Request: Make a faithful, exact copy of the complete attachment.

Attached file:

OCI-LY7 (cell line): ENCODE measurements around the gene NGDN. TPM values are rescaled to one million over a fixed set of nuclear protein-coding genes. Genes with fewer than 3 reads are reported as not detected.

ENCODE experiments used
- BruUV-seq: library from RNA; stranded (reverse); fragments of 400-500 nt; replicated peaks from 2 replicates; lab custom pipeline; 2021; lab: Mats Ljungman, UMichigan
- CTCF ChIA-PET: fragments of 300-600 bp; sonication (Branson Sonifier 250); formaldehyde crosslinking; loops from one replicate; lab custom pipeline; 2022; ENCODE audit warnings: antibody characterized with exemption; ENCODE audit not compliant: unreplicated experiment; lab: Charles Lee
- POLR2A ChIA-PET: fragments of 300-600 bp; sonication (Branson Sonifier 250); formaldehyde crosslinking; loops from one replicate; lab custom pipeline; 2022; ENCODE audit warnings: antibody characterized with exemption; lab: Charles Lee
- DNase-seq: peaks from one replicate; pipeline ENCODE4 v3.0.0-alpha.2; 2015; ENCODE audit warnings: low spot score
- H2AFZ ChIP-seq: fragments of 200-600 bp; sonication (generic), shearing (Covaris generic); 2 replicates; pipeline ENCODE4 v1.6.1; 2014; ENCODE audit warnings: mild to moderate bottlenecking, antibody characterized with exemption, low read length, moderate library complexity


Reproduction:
OCI-LY7 (cell line): ENCODE measurements around the gene NGDN. TPM values are rescaled to one million over a fixed set of nuclear protein-coding genes. Genes with fewer than 3 reads are reported as not detected.

ENCODE experiments used
- BruUV-seq: library from RNA; stranded (reverse); fragments of 400-500 nt; replicated peaks from 2 replicates; lab custom pipeline; 2021; lab: Mats Ljungman, UMichigan
- CTCF ChIA-PET: fragments of 300-600 bp; sonication (Branson Sonifier 250); formaldehyde crosslinking; loops from one replicate; lab custom pipeline; 2022; ENCODE audit warnings: antibody characterized with exemption; ENCODE audit not compliant: unreplicated experiment; lab: Charles Lee
- POLR2A ChIA-PET: fragments of 300-600 bp; sonication (Branson Sonifier 250); formaldehyde crosslinking; loops from one replicate; lab custom pipeline; 2022; ENCODE audit warnings: antibody characterized with exemption; lab: Charles Lee
- DNase-seq: peaks from one replicate; pipeline ENCODE4 v3.0.0-alpha.2; 2015; ENCODE audit warnings: low spot score
- H2AFZ ChIP-seq: fragments of 200-600 bp; sonication (generic), shearing (Covaris generic); 2 replicates; pipeline ENCODE4 v1.6.1; 2014; ENCODE audit warnings: mild to moderate bottlenecking, antibody characterized with exemption, low read length, moderate library complexity